Brolucizumab prolongs interval of anti-VEGF injections in nAMD patients
Treatment with brolucizumab results in a longer interval between injections of antivascular endothelial growth factor (anti-VEGF) agents for most treatment-experienced eyes, especially those with shorter intervals before switching, while maintaining or improving visual acuity (VA), reports a study.
Adults in the US-based Intelligent Research in Sight (IRIS) Registry with neovascular age-related macular degeneration (nAMD) who received brolucizumab for 12 months (2,308 eyes of 2,079 patients) were included in this study.
The authors observed the eyes with a first injection of brolucizumab (index), followed by two or more injections over the next 12 months without switching to another anti-VEGF agent.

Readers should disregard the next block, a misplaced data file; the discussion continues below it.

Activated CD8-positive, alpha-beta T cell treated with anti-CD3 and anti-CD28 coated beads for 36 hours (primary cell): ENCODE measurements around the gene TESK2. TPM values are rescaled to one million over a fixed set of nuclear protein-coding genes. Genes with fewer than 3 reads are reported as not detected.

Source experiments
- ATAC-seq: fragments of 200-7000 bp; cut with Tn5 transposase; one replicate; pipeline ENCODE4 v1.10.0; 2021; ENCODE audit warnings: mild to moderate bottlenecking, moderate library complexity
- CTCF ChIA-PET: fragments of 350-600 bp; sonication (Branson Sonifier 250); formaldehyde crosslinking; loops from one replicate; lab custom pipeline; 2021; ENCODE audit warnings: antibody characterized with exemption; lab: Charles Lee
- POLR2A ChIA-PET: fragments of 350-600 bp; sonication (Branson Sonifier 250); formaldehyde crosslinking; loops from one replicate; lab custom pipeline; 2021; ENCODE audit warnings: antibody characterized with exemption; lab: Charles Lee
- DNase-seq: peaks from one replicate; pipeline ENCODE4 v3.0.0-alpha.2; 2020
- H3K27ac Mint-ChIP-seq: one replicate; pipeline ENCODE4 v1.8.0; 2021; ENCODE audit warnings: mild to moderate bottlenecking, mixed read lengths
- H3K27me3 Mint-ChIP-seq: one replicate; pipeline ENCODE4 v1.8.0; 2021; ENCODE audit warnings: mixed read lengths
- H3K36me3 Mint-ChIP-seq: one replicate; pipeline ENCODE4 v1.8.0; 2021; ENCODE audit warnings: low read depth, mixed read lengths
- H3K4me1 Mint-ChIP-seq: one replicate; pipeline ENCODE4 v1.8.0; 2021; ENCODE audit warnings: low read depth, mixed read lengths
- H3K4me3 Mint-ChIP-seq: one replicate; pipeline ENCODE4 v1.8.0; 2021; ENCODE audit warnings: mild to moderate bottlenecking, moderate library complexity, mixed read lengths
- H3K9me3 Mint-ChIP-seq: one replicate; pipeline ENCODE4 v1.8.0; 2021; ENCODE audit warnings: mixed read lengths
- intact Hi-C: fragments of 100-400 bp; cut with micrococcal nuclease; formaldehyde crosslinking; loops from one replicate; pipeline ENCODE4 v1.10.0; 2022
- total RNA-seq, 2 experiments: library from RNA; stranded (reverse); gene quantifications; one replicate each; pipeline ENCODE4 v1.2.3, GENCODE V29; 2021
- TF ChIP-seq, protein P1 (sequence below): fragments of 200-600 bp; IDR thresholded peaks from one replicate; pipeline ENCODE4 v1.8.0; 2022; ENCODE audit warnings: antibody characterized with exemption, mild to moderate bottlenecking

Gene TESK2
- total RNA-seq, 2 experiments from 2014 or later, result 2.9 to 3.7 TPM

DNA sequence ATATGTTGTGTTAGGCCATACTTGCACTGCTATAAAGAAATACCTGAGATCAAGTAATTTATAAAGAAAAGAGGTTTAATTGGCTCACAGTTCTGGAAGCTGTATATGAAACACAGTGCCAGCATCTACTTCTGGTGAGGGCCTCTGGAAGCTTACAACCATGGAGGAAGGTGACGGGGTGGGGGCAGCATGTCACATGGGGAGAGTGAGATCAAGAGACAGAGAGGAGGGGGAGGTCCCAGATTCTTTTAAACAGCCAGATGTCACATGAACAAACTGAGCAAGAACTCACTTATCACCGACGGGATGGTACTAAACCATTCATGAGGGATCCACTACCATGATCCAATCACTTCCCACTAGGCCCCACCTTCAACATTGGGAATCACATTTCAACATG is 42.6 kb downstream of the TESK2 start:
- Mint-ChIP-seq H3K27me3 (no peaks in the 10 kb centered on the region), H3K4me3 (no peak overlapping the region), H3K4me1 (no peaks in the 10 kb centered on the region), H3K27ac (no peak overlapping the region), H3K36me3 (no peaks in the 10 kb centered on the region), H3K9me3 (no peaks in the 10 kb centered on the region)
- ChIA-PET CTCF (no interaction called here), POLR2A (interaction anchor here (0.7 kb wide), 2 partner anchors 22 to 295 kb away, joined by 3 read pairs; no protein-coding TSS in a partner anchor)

Overall VA was 61.6 Early Treatment Diabetic Retinopathy Study letters at index. At 12 months, 83.7 percent of treatment-naïve eyes (184/200) and 86.1 percent of treatment-experienced eyes (1,797/2,088) achieved stable (<10 letters gained or lost) or improved (≥10 letters gained) VA.
Among previously treated eyes receiving a prior anti-VEGF injection within 365 days before index, 29.5 percent (594/2,015) had an interval before switching of ≥8 weeks (mean 7.6 weeks), while 83.1 percent (1,734/2,015) had a brolucizumab injection interval of ≥8 weeks (mean 10.3 weeks) at 12 months.
Overall, 77.1 percent (1,554/2,015) of treatment-experienced eyes had an interval extension of at least 1 week, of which 55.4 percent (861/1,554) had an extension of 4 weeks or more.
“With careful balancing of the benefits and risks, switching to brolucizumab treatment may offer the advantage of extending the treatment interval for patients with a high anti-VEGF therapy burden,” the authors said.